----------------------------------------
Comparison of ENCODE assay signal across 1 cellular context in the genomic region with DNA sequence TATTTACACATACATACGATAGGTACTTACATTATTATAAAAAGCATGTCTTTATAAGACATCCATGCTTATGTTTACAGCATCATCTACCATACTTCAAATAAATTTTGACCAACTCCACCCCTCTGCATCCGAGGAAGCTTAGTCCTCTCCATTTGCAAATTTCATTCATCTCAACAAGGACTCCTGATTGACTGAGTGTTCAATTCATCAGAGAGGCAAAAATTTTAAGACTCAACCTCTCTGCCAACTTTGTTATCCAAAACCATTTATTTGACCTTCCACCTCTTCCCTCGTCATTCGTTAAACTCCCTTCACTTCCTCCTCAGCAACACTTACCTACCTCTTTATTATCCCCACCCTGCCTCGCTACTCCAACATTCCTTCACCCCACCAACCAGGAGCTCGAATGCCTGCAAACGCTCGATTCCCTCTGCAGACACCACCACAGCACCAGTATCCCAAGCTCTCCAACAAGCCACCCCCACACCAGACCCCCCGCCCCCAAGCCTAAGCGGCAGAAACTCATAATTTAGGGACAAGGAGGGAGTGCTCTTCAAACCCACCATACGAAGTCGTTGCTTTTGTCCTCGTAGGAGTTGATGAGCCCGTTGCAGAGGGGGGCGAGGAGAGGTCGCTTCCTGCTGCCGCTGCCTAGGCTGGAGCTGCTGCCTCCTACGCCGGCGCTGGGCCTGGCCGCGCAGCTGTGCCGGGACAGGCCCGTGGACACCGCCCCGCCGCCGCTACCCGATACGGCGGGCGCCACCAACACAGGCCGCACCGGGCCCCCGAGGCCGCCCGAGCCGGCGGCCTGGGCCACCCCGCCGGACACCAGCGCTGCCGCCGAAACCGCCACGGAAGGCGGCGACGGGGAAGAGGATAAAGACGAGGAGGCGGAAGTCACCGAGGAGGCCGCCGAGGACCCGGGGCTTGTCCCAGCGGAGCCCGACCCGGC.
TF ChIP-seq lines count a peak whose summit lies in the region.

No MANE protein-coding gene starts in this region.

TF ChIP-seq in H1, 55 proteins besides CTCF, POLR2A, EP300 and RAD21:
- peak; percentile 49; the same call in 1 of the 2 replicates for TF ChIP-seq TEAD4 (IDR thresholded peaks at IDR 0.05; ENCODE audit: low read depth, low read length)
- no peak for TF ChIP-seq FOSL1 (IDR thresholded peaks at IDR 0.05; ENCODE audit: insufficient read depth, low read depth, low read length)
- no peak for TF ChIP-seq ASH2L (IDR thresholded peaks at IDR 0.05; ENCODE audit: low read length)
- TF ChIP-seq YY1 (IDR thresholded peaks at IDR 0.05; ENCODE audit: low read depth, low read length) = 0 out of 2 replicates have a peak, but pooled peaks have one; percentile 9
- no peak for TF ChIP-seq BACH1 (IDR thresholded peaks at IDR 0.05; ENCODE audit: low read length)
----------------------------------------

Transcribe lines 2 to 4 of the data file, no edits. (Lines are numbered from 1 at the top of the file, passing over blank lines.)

TF ChIP-seq lines count a peak whose summit lies in the region.

No MANE protein-coding gene starts in this region.

TF ChIP-seq in H1, 55 proteins besides CTCF, POLR2A, EP300 and RAD21: